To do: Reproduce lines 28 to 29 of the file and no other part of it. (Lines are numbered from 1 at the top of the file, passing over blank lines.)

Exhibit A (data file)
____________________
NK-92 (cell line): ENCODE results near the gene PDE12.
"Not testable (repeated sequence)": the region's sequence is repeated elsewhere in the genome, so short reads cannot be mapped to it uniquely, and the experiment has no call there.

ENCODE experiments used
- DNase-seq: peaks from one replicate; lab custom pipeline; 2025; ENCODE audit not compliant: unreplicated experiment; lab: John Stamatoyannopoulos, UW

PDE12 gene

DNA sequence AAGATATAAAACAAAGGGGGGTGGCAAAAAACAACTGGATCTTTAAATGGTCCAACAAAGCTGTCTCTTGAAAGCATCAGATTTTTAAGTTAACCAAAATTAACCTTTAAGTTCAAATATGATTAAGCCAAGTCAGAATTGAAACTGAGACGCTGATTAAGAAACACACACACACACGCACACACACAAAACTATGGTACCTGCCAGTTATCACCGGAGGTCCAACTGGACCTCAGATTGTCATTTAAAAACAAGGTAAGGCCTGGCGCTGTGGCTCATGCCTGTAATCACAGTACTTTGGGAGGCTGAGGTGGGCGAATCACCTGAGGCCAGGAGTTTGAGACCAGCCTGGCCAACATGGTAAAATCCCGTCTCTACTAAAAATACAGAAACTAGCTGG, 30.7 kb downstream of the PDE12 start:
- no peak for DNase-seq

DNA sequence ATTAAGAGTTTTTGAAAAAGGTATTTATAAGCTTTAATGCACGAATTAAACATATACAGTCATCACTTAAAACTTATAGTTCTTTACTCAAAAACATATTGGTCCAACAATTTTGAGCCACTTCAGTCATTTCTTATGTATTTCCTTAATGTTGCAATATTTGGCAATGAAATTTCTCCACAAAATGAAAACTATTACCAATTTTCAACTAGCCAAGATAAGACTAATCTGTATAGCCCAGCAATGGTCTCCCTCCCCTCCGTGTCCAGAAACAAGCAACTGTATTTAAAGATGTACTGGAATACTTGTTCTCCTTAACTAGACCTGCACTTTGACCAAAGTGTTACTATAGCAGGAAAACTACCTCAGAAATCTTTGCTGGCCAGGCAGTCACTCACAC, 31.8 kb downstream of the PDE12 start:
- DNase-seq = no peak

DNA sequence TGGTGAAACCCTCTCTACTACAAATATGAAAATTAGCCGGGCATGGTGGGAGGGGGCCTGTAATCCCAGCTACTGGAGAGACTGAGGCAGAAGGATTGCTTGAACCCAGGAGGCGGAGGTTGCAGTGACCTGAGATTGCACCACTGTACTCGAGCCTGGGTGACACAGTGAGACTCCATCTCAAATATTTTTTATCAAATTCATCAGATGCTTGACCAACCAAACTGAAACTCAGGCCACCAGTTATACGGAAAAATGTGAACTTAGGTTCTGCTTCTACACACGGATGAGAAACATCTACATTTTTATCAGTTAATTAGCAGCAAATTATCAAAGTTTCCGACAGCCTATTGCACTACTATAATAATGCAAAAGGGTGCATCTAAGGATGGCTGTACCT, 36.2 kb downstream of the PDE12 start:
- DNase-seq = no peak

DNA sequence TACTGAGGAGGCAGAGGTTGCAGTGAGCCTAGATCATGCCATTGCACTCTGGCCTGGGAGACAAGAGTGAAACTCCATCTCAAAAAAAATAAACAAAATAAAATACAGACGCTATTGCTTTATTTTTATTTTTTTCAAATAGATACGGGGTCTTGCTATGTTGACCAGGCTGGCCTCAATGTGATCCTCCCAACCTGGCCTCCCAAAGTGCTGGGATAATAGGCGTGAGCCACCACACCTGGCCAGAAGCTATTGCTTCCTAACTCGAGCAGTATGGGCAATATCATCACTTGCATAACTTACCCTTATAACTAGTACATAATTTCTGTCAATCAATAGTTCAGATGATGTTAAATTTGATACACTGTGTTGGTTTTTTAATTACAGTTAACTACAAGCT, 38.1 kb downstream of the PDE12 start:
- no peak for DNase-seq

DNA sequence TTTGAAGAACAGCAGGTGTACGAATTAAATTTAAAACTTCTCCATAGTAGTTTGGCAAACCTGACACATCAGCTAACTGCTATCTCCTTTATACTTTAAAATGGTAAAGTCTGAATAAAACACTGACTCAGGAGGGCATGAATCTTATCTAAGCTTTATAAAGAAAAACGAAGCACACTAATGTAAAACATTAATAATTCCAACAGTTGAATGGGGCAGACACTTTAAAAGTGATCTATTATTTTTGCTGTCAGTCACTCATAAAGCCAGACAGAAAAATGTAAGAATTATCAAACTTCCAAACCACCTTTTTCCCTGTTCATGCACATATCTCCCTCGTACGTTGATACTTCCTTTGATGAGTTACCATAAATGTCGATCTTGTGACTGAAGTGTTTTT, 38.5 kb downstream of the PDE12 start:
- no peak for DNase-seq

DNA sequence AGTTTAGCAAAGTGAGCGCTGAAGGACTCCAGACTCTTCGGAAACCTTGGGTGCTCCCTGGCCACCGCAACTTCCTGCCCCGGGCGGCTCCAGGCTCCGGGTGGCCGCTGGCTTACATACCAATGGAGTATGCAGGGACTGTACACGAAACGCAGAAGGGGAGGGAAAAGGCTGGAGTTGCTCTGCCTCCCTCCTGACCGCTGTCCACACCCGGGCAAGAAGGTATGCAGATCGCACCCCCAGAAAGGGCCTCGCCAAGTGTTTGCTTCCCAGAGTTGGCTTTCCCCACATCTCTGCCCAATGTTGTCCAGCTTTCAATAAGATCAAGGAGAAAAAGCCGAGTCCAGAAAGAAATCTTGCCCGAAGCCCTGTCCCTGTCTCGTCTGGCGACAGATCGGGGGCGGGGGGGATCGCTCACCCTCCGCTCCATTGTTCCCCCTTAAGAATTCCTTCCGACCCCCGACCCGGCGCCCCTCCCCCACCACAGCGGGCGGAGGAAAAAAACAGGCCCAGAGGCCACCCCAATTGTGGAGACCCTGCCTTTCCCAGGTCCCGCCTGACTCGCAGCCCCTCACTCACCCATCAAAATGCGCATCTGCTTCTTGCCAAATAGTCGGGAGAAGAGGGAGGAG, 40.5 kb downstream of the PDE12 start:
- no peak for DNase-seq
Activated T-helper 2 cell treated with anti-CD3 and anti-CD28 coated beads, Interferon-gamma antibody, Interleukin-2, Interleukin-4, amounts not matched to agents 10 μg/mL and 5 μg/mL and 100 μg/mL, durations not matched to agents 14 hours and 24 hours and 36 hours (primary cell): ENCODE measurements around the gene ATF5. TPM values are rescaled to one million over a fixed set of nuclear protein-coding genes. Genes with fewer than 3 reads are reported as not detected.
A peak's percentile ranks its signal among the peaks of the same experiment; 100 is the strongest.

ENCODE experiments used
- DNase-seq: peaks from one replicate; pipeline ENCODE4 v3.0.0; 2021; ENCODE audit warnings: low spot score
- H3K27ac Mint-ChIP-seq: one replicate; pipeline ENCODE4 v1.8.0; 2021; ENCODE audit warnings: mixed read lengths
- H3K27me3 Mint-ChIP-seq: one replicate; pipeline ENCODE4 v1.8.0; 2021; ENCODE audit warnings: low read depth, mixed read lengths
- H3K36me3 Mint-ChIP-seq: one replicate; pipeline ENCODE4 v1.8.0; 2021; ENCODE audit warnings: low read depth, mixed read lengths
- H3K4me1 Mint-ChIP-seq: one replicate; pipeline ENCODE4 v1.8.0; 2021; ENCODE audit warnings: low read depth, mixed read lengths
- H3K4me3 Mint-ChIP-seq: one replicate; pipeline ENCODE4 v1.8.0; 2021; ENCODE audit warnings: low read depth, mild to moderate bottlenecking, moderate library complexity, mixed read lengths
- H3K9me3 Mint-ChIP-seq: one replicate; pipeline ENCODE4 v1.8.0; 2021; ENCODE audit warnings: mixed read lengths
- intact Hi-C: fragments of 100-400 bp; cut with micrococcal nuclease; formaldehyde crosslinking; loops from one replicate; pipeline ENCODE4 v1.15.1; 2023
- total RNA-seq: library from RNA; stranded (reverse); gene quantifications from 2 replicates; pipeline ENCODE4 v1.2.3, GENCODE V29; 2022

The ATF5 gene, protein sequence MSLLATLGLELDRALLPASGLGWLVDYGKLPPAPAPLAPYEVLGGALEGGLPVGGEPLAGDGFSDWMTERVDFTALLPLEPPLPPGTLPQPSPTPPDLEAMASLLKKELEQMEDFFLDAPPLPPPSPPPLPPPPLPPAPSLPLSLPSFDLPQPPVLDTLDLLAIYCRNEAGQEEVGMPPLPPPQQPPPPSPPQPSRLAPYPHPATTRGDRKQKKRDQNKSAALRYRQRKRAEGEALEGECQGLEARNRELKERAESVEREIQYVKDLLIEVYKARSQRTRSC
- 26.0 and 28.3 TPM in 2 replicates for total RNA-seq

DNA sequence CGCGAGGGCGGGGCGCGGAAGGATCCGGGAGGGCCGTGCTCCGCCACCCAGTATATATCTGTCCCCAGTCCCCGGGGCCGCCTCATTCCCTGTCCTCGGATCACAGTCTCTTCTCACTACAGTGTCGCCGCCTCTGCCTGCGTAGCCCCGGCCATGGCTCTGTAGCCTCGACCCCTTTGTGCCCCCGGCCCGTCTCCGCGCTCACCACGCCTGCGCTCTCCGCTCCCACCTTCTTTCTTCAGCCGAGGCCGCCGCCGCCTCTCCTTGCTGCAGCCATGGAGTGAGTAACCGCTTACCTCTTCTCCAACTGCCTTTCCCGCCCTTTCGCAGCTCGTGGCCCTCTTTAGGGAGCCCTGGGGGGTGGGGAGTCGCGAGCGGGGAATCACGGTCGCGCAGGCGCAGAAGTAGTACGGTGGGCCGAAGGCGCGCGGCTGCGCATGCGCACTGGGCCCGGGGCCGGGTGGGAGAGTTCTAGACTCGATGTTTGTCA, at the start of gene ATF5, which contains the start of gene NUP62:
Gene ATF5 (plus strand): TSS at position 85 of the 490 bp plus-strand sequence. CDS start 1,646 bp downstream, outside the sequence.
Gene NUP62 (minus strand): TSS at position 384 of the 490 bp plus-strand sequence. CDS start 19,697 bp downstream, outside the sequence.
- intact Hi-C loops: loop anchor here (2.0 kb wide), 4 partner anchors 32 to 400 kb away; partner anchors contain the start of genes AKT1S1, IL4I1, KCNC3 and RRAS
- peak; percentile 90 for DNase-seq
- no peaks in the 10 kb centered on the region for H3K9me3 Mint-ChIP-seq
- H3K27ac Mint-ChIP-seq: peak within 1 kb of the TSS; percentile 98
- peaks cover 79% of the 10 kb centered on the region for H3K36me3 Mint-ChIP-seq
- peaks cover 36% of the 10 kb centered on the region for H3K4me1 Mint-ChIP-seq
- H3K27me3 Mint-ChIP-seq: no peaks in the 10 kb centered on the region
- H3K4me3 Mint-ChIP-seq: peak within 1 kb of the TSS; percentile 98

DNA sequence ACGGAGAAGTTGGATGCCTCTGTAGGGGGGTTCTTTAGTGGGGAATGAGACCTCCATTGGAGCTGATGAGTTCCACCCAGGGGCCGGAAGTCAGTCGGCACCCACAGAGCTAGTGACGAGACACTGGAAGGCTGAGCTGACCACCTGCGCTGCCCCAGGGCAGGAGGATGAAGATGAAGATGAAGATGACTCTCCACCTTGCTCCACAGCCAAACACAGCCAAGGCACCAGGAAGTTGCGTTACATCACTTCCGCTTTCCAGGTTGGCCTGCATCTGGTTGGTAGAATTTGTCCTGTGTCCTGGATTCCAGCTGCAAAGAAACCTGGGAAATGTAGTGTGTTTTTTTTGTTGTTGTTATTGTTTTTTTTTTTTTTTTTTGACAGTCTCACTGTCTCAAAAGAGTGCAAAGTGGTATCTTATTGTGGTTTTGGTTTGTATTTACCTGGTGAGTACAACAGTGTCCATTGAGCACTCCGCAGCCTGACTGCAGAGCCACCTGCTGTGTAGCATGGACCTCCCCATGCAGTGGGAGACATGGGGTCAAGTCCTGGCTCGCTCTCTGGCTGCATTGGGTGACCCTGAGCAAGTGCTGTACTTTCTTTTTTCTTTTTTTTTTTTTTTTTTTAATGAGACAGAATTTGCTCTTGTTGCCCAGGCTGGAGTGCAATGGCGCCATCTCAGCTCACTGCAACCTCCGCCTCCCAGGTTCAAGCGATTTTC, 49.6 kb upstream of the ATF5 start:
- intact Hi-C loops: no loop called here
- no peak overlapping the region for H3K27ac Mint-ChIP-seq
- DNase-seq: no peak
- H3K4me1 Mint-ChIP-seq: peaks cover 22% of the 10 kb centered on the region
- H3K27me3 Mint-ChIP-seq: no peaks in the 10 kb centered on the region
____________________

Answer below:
- intact Hi-C: fragments of 100-400 bp; cut with micrococcal nuclease; formaldehyde crosslinking; loops from one replicate; pipeline ENCODE4 v1.15.1; 2023
- total RNA-seq: library from RNA; stranded (reverse); gene quantifications from 2 replicates; pipeline ENCODE4 v1.2.3, GENCODE V29; 2022